Author Juliane Waack writes about J. Werne’s keynote on societal & business transformation

What’s next? Expedition into the digital spheres

25. JULY 2019 BY JULIANE WAACK – KEYNOTE BY Jochen Werne

Digital Expert Author Juliane Waack

For the opening keynote of our ec4u virtual conference Digital Thoughts on May 23rd, Jochen Werne, Director Marketing & Authorised Officer at Bankhaus August Lenz, talked about opening up to the digital transformation. It turns out, what we associate with technology and what it actually offers are often two completely different things.

Jochen Werne

„Companies and people need to participate actively in the transformation. We need to move. It’s impossible to be a passive participant in the transformation.“

J. Werne

READ THE FULL ARTICLE HERE

Transformation is not a project, but a permanent process

An interview series made by Entrepreneur Sascha Adam, wegofive

Find article here

In the penultimate part 3 of our interview with Jochen Werne from the Munich based bank, Bankhaus August Lenz & Co. AG, Mediolanum Banking Group is concerned with the question which characteristics can help us in companies to shape the real challenge of #digitization and #transformation.

Approaches that came out of the conversation, among other things: Transformation

  • …is not a project, but a permanent process
    • …is a question of leadership
    • …requires curiosity
    • …has in its center the factor “human”
    • …must also take culture into account

In addition also the supposedly simple core idea of Jochen:
We need the people in the center (not the technology), because only the people “do” the transformation and only in their role as customers new #products and #business models become real through acceptance and acceptance.

“Transformation ist kein Projekt, vielmehr ein dauerhafter Prozess”

Jochen Werne

In dem vorletzten Teil 3 unseres Interviews mit Jochen Werne von dem Bankhaus August Lenz & Co. AG, Mediolanum Banking Group geht es um die Frage welche Eigenschaften uns in Unternehmen helfen können die eigentliche Herausforderung der #Digitalisierung, die #Transformation, zu gestalten.

Ansätze, die in dem Gespräch u.a. herauskamen: Transformation…

* …ist kein Projekt, sondern ein dauerhafter Prozeß

* …ist eine Führungsfrage

* …erfordert Neugierde

* …hat im Zentrum den Faktor “Mensch”

* …muss auch die Kultur berücksichtigen

Dazu auch der vermeintlich simple Kerngedanke von Jochen: Wir brauchen den Menschen im Mittelpunkt (nicht die Technologie), weil erst der Mensch die Transformation “macht” und erst in seiner Rolle als Kunde neue #Produkte und #Geschäftsmodelle durch die Akzeptanz und Abnahme real werden lässt. #customercentricity #kulturwandel #business #leadership #wegofive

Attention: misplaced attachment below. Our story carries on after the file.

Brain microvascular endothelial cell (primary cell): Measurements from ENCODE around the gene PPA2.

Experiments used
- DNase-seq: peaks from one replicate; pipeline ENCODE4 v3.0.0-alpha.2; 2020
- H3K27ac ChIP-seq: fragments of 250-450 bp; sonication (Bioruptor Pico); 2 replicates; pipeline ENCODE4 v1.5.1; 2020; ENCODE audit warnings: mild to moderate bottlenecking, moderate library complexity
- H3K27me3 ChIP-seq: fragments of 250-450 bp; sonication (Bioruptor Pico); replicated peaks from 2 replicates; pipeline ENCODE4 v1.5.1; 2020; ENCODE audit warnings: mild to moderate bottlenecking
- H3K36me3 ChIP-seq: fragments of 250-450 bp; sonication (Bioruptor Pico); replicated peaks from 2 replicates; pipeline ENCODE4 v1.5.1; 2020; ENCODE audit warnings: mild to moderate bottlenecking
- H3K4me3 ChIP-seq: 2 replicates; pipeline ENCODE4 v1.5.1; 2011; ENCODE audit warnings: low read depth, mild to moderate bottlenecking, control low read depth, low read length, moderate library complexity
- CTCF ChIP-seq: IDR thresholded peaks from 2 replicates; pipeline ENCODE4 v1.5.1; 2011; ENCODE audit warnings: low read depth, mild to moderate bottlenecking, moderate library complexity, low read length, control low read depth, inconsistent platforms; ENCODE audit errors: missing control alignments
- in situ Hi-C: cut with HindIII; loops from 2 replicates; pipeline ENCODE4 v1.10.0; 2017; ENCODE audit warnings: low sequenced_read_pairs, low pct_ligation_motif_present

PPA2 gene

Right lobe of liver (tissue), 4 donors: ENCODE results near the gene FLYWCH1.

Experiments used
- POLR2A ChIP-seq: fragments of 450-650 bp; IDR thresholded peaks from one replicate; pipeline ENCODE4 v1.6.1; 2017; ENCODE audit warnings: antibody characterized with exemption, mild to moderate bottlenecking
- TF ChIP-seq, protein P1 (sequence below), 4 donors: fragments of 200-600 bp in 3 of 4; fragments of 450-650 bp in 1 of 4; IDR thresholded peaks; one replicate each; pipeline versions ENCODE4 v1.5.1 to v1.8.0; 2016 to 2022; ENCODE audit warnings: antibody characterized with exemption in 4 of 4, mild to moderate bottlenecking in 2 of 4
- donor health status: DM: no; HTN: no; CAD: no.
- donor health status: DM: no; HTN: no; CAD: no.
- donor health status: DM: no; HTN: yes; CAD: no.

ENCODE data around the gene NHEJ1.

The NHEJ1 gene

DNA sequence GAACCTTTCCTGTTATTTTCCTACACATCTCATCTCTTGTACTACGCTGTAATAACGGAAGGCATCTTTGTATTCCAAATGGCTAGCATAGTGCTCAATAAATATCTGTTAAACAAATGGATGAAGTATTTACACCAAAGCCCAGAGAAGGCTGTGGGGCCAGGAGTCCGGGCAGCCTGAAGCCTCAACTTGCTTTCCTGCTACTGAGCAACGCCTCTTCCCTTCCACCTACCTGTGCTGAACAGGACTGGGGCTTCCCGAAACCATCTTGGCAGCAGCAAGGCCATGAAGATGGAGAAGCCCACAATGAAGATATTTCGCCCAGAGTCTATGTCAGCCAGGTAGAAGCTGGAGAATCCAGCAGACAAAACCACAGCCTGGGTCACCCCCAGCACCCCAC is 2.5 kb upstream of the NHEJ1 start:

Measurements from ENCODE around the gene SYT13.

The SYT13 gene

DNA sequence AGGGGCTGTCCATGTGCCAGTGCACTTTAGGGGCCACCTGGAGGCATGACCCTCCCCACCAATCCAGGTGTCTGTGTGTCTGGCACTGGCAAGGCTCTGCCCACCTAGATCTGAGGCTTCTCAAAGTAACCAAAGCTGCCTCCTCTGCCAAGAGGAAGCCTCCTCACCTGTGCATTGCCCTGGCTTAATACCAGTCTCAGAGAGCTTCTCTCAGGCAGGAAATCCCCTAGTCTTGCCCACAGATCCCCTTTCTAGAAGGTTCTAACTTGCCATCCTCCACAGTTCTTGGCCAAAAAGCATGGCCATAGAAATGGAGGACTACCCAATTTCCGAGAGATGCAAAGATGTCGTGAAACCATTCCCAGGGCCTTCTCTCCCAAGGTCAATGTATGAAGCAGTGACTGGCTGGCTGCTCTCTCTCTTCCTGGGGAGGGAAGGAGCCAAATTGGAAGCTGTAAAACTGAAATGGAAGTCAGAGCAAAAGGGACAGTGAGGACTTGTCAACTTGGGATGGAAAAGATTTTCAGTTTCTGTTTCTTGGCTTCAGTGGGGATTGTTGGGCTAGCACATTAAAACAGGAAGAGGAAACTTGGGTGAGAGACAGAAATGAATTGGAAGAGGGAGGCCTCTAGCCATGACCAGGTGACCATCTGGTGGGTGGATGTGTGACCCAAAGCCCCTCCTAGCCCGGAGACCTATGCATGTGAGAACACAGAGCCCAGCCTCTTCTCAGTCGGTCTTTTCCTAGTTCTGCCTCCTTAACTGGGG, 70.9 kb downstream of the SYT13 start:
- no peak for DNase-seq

A Banker with an (AI-)Mission / Part 2: “The New Now – Everybody Can Make a Difference”

Also in the second part of our interview we do not go directly into the technical aspects of the introduction of artificial intelligence.

Based on the question “How do you get all this under one roof?” we get a look at Jochen’s personal insights and points of view and at how each individual can counter the increasing autonomisation and the change of the working world and society through algorithms with a corresponding attitude.

Jochen Werne is full-time Director & Authorized Officer for Bankhaus August Lenz & Co. AG of the Mediolanum Banking Group and is responsible for Business Development, Marketing, Product Management, Treasury & B2B Payment Services. In addition, he is involved in the development of non-profit organizations and a member of the Learning Systems Platform of the Federal Ministry of Education and Research.

The initiative www.wegofive.net addresses the question of how a unit of man and machine can be created in the working world of tomorrow and how algorithms can be seamlessly integrated into the organization in order to supplement the capabilities of employees.

As an independent interim manager, profile and team coach, Sascha Adam supports people, decision-makers and companies in actively shaping digital change.

More at www.wegofive.net/mission/about or www.sascha-adam.net.

Many thanks to the coast by east Hamburg in the Hafencity Hamburg for the permission to film here. A very recommendable location with obliging service, extraordinary menu and good drinks. Apropos, the background noises also give you the feeling of sitting directly with us 😉

Ein Banker mit einer (KI-)Mission / Teil 2: “Das neue Jetzt – Jeder kann etwas bewegen”

Auch in dem zweiten Teil unseres Interviews gehen wir nicht direkt auf die technischen Aspekte der Einführung von künstlicher Intelligenz ein. Ausgehend von der Frage “Wie bekommst Du das alles unter einen Hut?” bekommen wir einen Blick auf die persönlichen Erkenntnisse und Sichtweisen von Jochen und darauf wie jeder Einzelne mit einer entsprechenden Haltung der zunehmenden Autonomisierung und dem Wandel der Arbeitswelt und der Gesellschaft durch Algorithmen begegnen kann.